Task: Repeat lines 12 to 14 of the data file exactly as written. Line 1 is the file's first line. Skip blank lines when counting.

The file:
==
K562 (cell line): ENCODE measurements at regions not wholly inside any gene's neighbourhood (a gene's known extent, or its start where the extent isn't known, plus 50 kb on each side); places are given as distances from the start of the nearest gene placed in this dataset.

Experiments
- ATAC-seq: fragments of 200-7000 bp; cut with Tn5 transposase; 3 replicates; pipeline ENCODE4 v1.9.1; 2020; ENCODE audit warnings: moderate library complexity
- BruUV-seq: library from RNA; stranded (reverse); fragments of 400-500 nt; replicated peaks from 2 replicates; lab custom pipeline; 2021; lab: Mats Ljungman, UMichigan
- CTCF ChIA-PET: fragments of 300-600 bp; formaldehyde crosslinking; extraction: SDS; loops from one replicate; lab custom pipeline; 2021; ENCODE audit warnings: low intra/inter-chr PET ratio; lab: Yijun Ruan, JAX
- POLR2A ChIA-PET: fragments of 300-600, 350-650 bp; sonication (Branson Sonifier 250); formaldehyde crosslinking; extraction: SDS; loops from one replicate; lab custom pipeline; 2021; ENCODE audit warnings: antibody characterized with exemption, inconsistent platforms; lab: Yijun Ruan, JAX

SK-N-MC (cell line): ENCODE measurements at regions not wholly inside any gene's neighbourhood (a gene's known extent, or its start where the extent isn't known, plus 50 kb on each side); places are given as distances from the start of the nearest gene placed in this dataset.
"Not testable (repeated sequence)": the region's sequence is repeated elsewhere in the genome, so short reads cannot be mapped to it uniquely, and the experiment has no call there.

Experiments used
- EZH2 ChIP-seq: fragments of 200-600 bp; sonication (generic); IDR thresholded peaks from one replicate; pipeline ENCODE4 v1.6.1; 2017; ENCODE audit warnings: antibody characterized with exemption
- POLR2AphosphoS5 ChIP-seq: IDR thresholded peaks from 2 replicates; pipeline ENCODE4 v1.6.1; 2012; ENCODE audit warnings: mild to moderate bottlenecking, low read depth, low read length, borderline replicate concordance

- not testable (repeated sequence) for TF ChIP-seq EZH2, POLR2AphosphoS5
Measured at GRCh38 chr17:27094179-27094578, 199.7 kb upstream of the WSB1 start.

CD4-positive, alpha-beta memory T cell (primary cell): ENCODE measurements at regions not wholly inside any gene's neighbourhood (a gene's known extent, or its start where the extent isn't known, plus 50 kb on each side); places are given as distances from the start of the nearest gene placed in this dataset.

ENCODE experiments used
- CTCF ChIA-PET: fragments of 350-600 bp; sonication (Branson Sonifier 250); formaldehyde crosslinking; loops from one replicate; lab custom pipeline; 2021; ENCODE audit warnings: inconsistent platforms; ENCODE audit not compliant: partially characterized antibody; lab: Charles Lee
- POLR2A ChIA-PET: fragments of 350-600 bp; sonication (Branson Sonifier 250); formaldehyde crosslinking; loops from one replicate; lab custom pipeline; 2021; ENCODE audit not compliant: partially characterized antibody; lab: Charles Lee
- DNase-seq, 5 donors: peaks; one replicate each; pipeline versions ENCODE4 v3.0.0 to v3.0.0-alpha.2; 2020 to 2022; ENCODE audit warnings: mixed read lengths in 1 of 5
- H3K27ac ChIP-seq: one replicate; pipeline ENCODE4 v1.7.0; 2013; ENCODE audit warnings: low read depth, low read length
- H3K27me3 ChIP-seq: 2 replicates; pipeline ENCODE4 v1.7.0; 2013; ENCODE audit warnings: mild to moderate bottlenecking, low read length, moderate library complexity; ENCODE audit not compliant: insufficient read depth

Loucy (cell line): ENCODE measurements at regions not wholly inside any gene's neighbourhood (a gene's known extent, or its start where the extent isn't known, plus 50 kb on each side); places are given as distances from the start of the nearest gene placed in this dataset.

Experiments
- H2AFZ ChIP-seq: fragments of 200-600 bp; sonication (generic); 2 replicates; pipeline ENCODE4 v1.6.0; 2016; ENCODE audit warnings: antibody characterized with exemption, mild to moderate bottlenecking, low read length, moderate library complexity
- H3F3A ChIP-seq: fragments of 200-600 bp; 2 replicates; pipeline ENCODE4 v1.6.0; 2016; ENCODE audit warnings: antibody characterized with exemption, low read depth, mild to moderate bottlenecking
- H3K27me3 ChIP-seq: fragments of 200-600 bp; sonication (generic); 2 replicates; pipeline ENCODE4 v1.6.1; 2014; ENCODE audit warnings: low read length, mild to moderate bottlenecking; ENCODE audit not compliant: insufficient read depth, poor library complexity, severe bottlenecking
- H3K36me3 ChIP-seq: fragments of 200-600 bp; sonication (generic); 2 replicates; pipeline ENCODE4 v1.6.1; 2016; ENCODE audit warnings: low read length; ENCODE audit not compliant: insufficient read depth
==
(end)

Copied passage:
- not testable (repeated sequence) for TF ChIP-seq EZH2, POLR2AphosphoS5
Measured at GRCh38 chr17:27094179-27094578, 199.7 kb upstream of the WSB1 start.

CD4-positive, alpha-beta memory T cell (primary cell): ENCODE measurements at regions not wholly inside any gene's neighbourhood (a gene's known extent, or its start where the extent isn't known, plus 50 kb on each side); places are given as distances from the start of the nearest gene placed in this dataset.